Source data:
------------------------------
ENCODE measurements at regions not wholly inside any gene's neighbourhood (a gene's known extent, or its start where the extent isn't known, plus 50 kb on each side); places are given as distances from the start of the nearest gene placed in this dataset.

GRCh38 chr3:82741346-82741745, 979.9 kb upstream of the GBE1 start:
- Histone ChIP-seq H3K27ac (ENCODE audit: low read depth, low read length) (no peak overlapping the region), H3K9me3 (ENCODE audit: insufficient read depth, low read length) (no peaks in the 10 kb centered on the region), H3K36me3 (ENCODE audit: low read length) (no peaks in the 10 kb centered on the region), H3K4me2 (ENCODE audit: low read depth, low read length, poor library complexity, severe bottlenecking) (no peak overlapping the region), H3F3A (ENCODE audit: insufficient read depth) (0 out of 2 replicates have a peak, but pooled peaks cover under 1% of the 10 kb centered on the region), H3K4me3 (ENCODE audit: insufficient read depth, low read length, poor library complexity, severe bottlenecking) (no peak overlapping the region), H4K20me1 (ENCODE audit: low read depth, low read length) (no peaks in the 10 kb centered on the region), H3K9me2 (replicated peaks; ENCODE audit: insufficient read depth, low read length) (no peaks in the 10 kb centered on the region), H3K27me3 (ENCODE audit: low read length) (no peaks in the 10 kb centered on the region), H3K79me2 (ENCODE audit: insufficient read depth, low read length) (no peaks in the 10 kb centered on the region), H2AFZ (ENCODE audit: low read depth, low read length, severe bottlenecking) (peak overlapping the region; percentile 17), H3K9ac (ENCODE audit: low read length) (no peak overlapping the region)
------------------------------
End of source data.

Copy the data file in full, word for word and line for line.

ENCODE measurements at regions not wholly inside any gene's neighbourhood (a gene's known extent, or its start where the extent isn't known, plus 50 kb on each side); places are given as distances from the start of the nearest gene placed in this dataset.

GRCh38 chr3:82741346-82741745, 979.9 kb upstream of the GBE1 start:
- Histone ChIP-seq H3K27ac (ENCODE audit: low read depth, low read length) (no peak overlapping the region), H3K9me3 (ENCODE audit: insufficient read depth, low read length) (no peaks in the 10 kb centered on the region), H3K36me3 (ENCODE audit: low read length) (no peaks in the 10 kb centered on the region), H3K4me2 (ENCODE audit: low read depth, low read length, poor library complexity, severe bottlenecking) (no peak overlapping the region), H3F3A (ENCODE audit: insufficient read depth) (0 out of 2 replicates have a peak, but pooled peaks cover under 1% of the 10 kb centered on the region), H3K4me3 (ENCODE audit: insufficient read depth, low read length, poor library complexity, severe bottlenecking) (no peak overlapping the region), H4K20me1 (ENCODE audit: low read depth, low read length) (no peaks in the 10 kb centered on the region), H3K9me2 (replicated peaks; ENCODE audit: insufficient read depth, low read length) (no peaks in the 10 kb centered on the region), H3K27me3 (ENCODE audit: low read length) (no peaks in the 10 kb centered on the region), H3K79me2 (ENCODE audit: insufficient read depth, low read length) (no peaks in the 10 kb centered on the region), H2AFZ (ENCODE audit: low read depth, low read length, severe bottlenecking) (peak overlapping the region; percentile 17), H3K9ac (ENCODE audit: low read length) (no peak overlapping the region)